AWARD-WINNING PROGRAM CREATING HEALTHY HABITS FOR LIFE FOR STUDENTS AT MAPLEWOOD
If you think that you need a cake to have a birthday party for four and five-year-olds, you’ve never celebrated with the Universal Pre-Kindergarten class at Maplewood Family YMCA.
“We switched party treats to healthy options,” said Sherry Clifford, Director of Youth Development at Maplewood. “We don’t focus on the food; we focus on the kids. They don’t even miss it because they get excited for getting ‘Happy Birthday’ sung to them.”
The shift in focus is thanks to Healthy Way to Grow. It’s a program that the American Heart Association created as a way to reverse the childhood obesity epidemic. They’ve been a part of the program since 2014.
“It was about looking at policies and changing them,” said Clifford.
The changes came by way of lesson planning.
“When we read The Hungry Caterpillar, we talked about how he got a tummy ache because he didn’t eat the right food. When they play kitchen, they use the foods they learn about.”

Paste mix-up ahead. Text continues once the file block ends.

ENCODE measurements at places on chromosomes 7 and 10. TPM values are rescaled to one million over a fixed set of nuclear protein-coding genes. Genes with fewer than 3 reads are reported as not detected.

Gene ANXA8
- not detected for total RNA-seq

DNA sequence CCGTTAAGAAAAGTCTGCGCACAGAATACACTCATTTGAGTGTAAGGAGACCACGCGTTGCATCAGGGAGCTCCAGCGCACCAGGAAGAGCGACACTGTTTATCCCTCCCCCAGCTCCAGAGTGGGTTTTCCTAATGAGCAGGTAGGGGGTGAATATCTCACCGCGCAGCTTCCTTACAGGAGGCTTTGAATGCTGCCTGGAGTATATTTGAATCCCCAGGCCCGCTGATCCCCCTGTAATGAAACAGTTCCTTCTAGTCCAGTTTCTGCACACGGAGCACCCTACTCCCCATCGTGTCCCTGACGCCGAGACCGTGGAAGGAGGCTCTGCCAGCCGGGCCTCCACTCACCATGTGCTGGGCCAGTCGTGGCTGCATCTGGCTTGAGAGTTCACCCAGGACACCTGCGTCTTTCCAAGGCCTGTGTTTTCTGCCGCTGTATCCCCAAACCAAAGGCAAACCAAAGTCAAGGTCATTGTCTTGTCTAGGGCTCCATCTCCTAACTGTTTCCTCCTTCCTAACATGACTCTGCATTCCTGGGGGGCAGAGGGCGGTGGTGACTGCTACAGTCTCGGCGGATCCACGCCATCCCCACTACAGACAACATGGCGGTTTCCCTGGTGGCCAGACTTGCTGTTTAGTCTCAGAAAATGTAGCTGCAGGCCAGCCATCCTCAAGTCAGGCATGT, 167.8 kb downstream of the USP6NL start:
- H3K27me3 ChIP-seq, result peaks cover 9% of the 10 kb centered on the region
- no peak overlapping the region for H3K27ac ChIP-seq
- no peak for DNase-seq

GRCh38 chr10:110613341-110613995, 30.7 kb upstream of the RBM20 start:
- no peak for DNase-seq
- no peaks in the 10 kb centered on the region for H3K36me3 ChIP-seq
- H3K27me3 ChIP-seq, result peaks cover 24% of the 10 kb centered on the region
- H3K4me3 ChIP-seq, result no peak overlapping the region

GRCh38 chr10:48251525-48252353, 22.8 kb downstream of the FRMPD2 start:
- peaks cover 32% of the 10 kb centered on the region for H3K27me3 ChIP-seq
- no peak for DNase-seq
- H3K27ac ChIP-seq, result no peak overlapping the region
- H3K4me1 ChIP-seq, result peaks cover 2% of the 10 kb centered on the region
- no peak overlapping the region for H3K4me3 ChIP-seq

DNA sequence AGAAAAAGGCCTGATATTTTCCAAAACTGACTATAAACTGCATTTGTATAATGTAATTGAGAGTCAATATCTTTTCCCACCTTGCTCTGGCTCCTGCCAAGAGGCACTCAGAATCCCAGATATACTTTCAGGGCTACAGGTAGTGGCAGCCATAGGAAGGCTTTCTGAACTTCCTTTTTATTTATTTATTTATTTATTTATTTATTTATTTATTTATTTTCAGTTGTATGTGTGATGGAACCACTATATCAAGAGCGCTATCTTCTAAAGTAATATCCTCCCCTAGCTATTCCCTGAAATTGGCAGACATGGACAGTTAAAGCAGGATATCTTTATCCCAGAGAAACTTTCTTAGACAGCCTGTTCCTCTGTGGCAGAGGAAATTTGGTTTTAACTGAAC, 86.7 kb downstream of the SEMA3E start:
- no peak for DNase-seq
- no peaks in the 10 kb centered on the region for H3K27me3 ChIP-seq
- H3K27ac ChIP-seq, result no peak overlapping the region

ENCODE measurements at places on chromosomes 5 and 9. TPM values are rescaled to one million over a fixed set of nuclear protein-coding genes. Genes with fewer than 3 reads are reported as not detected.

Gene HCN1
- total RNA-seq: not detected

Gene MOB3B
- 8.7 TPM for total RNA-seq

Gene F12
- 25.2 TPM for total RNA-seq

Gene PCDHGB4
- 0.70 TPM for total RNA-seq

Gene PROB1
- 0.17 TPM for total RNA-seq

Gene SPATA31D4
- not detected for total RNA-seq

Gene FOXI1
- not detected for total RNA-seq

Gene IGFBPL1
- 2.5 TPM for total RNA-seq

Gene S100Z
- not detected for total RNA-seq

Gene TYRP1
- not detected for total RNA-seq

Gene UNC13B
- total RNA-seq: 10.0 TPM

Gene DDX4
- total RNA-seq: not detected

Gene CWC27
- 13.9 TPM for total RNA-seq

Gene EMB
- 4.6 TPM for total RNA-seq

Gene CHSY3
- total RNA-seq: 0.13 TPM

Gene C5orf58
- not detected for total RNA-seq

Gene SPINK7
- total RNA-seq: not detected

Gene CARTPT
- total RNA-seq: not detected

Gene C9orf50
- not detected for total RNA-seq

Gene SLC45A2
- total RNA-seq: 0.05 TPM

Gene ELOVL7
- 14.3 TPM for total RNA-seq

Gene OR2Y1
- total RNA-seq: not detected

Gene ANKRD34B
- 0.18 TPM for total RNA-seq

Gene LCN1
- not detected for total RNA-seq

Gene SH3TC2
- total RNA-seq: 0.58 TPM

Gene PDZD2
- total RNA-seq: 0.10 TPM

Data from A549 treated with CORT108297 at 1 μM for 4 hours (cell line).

They spend more time in the garden and the children are included in meal time prepping. Clifford even sends information home, keeping parents in the loop on what’s happening and how to make healthy choices when they aren’t at school.
“You can’t just talk the talk, you have to walk the walk. And we’re walking.”
They’re doing more than just walking. They are being more active together.
“We teach the kids to be more active by actually being more active ourselves.”
WINNING GOLD (AGAIN)
What they are doing, has gotten the attention of the American Heart Association. There are more than 300 centers in the program. Maplewood is one of four awarded gold for their commitment this year – their fourth award since joining the program.
“It shows that as the YMCA, we’re not just saying we’re for healthy living, we’re showing it all aspects of our programs.”
To be in the gold standard, Maplewood has to follow guidelines for the Wellness Policy in following categories: nutrition and physical activity education, food and beverage practice and behavior, and screen time.
“To get gold again pushes me to think about what we’re doing day in and day out,” Clifford said.
Clifford can recall dozens of success stories – from kids eating strawberries for the first time to choosing salad for lunch and asking for seconds – because of this partnership.
“We’re working to help them make healthy choices every day now that builds a foundation for a lifetime.”